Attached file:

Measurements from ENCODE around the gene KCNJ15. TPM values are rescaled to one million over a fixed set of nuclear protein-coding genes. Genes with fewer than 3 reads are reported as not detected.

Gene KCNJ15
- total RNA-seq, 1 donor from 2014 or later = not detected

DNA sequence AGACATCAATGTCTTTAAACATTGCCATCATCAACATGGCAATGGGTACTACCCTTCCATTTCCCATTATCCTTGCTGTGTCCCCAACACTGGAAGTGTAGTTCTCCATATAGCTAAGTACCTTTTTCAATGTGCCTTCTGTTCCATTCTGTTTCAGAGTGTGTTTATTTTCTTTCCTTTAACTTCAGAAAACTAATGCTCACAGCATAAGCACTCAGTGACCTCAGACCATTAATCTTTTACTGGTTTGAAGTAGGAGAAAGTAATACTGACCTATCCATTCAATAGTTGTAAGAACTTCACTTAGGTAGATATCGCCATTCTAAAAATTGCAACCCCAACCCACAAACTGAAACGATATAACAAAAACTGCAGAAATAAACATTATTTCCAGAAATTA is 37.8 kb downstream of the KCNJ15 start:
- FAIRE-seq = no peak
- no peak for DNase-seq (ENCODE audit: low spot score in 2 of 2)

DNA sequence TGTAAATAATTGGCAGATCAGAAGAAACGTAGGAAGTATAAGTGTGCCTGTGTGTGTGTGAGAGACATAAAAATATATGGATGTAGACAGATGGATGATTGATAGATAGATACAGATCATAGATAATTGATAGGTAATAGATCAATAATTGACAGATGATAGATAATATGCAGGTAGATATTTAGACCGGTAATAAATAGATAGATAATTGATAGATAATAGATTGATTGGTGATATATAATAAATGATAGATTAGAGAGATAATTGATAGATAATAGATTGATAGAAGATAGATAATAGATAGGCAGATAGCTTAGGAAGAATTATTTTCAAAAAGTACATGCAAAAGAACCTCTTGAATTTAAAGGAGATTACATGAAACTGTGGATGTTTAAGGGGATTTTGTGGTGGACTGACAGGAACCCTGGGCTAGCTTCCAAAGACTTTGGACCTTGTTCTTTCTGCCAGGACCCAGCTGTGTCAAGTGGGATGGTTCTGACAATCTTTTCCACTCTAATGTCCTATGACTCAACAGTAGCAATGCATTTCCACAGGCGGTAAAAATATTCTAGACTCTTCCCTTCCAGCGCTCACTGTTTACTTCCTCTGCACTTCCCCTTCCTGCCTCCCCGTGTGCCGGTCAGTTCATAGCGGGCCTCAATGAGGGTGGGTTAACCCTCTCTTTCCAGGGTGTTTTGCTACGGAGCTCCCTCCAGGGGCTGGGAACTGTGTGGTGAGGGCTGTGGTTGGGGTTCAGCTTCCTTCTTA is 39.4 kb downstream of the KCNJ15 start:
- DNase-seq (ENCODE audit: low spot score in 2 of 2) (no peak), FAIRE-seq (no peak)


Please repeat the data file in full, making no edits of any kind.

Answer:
Measurements from ENCODE around the gene KCNJ15. TPM values are rescaled to one million over a fixed set of nuclear protein-coding genes. Genes with fewer than 3 reads are reported as not detected.

Gene KCNJ15
- total RNA-seq, 1 donor from 2014 or later = not detected

DNA sequence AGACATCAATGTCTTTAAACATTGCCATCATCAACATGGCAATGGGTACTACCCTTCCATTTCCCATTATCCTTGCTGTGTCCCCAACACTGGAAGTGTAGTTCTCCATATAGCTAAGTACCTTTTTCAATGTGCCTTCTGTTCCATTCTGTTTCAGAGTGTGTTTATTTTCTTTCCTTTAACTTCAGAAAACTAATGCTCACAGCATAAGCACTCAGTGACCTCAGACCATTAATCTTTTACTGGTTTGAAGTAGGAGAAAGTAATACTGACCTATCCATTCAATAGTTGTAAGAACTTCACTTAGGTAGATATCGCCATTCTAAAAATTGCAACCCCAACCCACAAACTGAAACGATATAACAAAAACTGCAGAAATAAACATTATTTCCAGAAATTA is 37.8 kb downstream of the KCNJ15 start:
- FAIRE-seq = no peak
- no peak for DNase-seq (ENCODE audit: low spot score in 2 of 2)

DNA sequence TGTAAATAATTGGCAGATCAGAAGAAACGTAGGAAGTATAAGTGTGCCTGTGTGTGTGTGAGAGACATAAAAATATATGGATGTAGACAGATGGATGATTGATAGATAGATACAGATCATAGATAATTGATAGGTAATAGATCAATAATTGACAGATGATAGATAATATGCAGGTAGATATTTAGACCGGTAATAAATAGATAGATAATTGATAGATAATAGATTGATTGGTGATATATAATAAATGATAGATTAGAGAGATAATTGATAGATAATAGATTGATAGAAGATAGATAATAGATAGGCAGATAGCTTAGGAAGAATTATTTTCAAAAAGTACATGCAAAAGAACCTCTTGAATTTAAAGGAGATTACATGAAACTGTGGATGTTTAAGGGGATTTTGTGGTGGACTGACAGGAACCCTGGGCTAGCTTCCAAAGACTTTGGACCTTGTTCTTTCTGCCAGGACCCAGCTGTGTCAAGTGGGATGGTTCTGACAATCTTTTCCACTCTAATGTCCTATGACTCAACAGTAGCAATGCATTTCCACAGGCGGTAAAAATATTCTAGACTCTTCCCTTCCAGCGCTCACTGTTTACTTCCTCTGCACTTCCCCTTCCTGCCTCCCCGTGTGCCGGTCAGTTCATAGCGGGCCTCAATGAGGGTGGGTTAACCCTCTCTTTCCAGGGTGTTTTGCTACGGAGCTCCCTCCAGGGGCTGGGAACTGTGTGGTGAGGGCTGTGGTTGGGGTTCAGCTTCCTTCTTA is 39.4 kb downstream of the KCNJ15 start:
- DNase-seq (ENCODE audit: low spot score in 2 of 2) (no peak), FAIRE-seq (no peak)